The tiny, shrimp-like crustacean, which is native to New Jersey and has a hearty appetite for mosquito larvae, is being grown in large numbers in a state Department of Agriculture laboratory and has been distributed to mosquito control authorities in Atlantic, Bergen, Cumberland, Gloucester, Monmouth, and Warren counties.
"This is another environmentally friendly tool that can be used to battle mosquitoes, without having to resort to pesticides,’’ said Bob Kent, administrator of the DEP’s Office of Mosquito Control Coordination. "It is especially effective in small containers or pools of water, and is really good in dealing with the Asian tiger mosquito, which can breed in the tiniest of places _ even a bottle cap.’’
The DEP and State Department of Agriculture have been exploring this new mosquito-battling tool for several years, doing field trials in Hunterdon, Morris, Monmouth, Ocean and Cumberland counties since 2006. The crustacean, which is used to deal with mosquitoes in warmer locales from New Orleans to Vietnam, was approved by State scientists for a full-fledged New Jersey rollout this spring to deal with an expected bumper crop of mosquitoes.
Kent said the Macrocyclops albidus, which is a copepod, thrives in fresh water and is a valuable tool to battle mosquitoes in artificial containers, roadside ditches, small water pools, clogged downspouts and other, smaller wet areas that can breed plenty of mosquitoes. They attack mosquito larvae voraciously, said State entomologists.
They are being mass-produced at the State Department of Agriculture’s 21,000 square-foot state-of-the-art Phillip Alampi Beneficial Insect Rearing Laboratory, which was constructed in 1985 and designed for biological pest control.
Macrocyclops albidus is on the front line of pesticide-free mosquito fighting this spring in the Garden State along with several small fish with an appetite for mosquito larvae employed by the DEP’s bio-control program, including Gambusia affinis, or mosquitofish, and fathead minnows, freshwater killifish and bluegill sunfish, which have been stocked in many lakes and ponds statewide.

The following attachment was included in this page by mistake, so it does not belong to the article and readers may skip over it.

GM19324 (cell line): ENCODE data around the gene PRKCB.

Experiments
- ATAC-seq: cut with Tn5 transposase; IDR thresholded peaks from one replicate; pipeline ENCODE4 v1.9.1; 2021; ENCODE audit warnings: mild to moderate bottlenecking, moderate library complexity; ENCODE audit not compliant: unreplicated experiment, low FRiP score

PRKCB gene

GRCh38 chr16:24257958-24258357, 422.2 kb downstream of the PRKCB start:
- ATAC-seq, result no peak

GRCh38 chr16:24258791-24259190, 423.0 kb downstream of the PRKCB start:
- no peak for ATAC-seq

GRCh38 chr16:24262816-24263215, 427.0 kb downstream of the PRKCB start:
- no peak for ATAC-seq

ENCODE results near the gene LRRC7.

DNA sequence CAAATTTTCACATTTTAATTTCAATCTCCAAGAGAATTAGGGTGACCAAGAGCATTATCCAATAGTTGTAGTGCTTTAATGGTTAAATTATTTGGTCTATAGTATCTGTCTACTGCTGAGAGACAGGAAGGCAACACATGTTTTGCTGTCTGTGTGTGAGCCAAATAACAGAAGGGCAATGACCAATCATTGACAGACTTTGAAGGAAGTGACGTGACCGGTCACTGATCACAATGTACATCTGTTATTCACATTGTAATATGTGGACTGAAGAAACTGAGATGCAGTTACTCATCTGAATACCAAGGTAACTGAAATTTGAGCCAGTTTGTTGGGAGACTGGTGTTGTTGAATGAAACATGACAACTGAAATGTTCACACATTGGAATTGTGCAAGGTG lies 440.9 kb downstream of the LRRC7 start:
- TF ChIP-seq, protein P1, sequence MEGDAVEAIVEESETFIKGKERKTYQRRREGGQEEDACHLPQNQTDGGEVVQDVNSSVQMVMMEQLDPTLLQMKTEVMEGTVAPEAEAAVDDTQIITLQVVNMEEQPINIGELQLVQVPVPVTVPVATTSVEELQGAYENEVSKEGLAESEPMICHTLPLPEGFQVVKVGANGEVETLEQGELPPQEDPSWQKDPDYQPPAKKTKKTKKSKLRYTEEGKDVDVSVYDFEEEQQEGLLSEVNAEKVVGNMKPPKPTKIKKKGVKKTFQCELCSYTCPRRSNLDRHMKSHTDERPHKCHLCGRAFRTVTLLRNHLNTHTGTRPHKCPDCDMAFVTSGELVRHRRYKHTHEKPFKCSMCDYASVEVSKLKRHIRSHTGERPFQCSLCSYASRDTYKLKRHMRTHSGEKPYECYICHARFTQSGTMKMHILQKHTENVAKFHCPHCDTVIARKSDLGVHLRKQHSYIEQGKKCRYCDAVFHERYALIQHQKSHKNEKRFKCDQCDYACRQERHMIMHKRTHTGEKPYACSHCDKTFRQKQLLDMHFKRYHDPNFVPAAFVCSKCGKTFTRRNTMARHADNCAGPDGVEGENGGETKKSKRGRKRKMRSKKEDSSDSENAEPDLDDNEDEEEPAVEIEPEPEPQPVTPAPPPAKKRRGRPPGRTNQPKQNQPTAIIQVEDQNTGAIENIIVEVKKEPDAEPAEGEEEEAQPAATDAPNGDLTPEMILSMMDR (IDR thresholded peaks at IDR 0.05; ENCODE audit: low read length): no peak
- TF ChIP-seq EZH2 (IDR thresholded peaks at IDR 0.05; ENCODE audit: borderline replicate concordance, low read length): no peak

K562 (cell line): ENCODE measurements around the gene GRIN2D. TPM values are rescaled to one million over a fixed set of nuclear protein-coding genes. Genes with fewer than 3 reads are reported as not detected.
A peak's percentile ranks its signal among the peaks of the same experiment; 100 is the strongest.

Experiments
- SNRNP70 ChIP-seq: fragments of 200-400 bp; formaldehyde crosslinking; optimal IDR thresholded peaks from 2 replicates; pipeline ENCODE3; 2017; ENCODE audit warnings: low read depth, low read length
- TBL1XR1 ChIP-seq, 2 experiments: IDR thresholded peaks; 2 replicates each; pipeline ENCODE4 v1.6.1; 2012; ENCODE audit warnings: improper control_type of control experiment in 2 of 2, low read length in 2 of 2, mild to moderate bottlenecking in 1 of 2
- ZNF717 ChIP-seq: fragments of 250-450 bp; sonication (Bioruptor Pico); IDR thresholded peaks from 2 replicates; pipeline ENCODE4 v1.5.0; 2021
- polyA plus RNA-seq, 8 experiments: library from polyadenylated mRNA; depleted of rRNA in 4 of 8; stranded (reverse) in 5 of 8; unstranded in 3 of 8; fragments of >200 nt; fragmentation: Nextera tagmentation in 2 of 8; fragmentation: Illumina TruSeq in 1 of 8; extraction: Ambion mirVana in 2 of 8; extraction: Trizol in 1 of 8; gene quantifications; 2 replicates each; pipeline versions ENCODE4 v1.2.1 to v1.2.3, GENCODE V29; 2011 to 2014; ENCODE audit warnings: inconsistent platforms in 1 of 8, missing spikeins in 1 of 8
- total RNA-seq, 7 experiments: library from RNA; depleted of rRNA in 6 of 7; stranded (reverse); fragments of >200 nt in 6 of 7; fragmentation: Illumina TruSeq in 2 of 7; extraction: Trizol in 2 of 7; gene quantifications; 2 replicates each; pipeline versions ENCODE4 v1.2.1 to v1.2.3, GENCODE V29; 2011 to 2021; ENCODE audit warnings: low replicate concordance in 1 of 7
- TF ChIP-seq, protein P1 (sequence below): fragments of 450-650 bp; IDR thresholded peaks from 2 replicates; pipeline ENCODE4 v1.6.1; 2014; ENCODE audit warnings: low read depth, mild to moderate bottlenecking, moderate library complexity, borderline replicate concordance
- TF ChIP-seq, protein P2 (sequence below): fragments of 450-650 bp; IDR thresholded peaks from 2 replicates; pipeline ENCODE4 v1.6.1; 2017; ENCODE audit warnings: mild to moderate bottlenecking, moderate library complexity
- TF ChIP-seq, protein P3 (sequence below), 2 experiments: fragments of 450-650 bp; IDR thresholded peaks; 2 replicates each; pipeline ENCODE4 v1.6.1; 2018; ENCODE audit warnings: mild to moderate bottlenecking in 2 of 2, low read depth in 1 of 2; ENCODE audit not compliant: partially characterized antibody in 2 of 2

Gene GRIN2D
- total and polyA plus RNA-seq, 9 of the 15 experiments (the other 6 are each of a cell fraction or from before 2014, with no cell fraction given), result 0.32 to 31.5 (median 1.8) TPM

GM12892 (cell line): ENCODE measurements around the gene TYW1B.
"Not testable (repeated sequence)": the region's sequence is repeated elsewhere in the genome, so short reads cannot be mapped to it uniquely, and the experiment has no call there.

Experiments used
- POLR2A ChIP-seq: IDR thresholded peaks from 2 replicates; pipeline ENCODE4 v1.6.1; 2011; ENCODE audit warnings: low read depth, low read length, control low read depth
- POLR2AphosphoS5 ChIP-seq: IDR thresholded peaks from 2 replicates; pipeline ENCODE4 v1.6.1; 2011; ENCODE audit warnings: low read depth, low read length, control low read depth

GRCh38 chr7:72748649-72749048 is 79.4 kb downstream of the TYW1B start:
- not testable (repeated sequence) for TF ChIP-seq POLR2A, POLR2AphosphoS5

"These creatures all make excellent mosquito deterrents, and can be more effective than pesticides, which require multiple applications every mosquito season,’’ said Claudia O’Malley, technical advisor in the DEP’s Office of Mosquito Control Coordination. "In some places, these creatures can eliminate or greatly reduce the need for any applications at all. That is good for the environment, but bad for mosquitoes.’’
10 Ways To Reduce Mosquito Annoyance Around the Home
Mosquito breeding around the home can be reduced significantly by reducing the amount of standing water available for mosquito breeding. Below are some ways to achieve this.
Dispose of tin cans, plastic containers, ceramic pots or similar water-holding containers that have accumulated on your property. Do not overlook containers that have become overgrown by aquatic vegetation.
Pay special attention to discarded tires that may have accumulated on your property. The used tire has become the most important domestic mosquito producer in this country.
Drill holes in the bottom and elevate recycling containers that are left out of doors. Drainage holes that are located on the sides collect enough water for mosquitoes to breed in.
Clean clogged roof gutters on an annual basis, particularly if the leaves from surrounding trees have a tendency to plug up the drains. Roof gutters are easily overlooked but can produce millions of mosquitoes each season. Homeowners should also check the gutters in the spring to remove winter debris before the season starts and often in the fall when tress begin to lose their leaves.
Turn over plastic wading pools when not in use. A wading pool becomes a mosquito producer if it is not used on a regular basis.
Turn over wheelbarrows and do not allow water to stagnate in bird baths. Both provide breeding habitat for mosquitoes.
Aerate ornamental pools or stock them with fish. Water gardens are fashionable but become major mosquito producers if they are allowed to stagnate.
Clean and chlorinate swimming pools that are not being used. A swimming pool that is left untended by a family that goes on vacation for a month can produce enough mosquitoes to result in neighborhood-wide complaints. Be aware that mosquitoes may even breed in the water that collects on swimming pool covers.
Use landscaping to eliminate standing water that collects on your property. Mosquitoes will develop in any puddle that lasts more than 4 days.
Maintain mechanical barriers (i.e., window and door screens) to prevent mosquitoes from entering buildings. Barriers over rain barrels or cistern and septic pipes will deny female mosquitoes the opportunity to lay eggs on water.
Source (in part) from: Controlling Mosquitoes Around the Home, by Wayne J. Crans, Associate Research Professor and Farida Mahmood, Research Associate Department of Entomology, New Jersey Agricultural Experiment Station.
For more information on the State’s mosquito programs, visit:
For tips on reducing mosquito activities around your home this spring and summer, visit: http://www.nj.gov/dep/mosquito/owners.htm Posted by: rt23 staff
May 30, 2011
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